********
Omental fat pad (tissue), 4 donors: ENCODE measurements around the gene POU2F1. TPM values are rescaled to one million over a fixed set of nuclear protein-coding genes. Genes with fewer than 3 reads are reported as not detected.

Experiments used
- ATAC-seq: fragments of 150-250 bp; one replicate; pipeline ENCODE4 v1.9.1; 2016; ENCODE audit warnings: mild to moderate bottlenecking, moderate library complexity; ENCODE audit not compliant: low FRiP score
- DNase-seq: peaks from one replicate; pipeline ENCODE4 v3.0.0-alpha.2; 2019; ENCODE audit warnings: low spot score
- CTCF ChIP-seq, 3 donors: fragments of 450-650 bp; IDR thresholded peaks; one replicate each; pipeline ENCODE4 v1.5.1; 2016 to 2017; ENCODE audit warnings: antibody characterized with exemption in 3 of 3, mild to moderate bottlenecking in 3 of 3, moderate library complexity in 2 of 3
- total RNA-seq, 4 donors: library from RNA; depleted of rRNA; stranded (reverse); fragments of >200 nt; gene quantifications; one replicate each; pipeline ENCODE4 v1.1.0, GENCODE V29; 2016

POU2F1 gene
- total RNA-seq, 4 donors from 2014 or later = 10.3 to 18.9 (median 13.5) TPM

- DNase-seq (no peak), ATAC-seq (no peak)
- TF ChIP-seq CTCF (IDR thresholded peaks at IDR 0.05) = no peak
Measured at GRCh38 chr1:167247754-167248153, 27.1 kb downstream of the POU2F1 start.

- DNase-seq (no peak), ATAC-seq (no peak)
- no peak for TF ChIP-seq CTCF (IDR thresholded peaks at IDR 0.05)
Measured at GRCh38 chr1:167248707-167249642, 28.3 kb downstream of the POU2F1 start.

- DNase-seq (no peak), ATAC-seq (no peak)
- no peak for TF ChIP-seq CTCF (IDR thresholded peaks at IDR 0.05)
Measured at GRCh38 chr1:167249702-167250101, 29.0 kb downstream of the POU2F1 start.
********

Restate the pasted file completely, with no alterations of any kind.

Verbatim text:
Omental fat pad (tissue), 4 donors: ENCODE measurements around the gene POU2F1. TPM values are rescaled to one million over a fixed set of nuclear protein-coding genes. Genes with fewer than 3 reads are reported as not detected.

Experiments used
- ATAC-seq: fragments of 150-250 bp; one replicate; pipeline ENCODE4 v1.9.1; 2016; ENCODE audit warnings: mild to moderate bottlenecking, moderate library complexity; ENCODE audit not compliant: low FRiP score
- DNase-seq: peaks from one replicate; pipeline ENCODE4 v3.0.0-alpha.2; 2019; ENCODE audit warnings: low spot score
- CTCF ChIP-seq, 3 donors: fragments of 450-650 bp; IDR thresholded peaks; one replicate each; pipeline ENCODE4 v1.5.1; 2016 to 2017; ENCODE audit warnings: antibody characterized with exemption in 3 of 3, mild to moderate bottlenecking in 3 of 3, moderate library complexity in 2 of 3
- total RNA-seq, 4 donors: library from RNA; depleted of rRNA; stranded (reverse); fragments of >200 nt; gene quantifications; one replicate each; pipeline ENCODE4 v1.1.0, GENCODE V29; 2016

POU2F1 gene
- total RNA-seq, 4 donors from 2014 or later = 10.3 to 18.9 (median 13.5) TPM

- DNase-seq (no peak), ATAC-seq (no peak)
- TF ChIP-seq CTCF (IDR thresholded peaks at IDR 0.05) = no peak
Measured at GRCh38 chr1:167247754-167248153, 27.1 kb downstream of the POU2F1 start.

- DNase-seq (no peak), ATAC-seq (no peak)
- no peak for TF ChIP-seq CTCF (IDR thresholded peaks at IDR 0.05)
Measured at GRCh38 chr1:167248707-167249642, 28.3 kb downstream of the POU2F1 start.

- DNase-seq (no peak), ATAC-seq (no peak)
- no peak for TF ChIP-seq CTCF (IDR thresholded peaks at IDR 0.05)
Measured at GRCh38 chr1:167249702-167250101, 29.0 kb downstream of the POU2F1 start.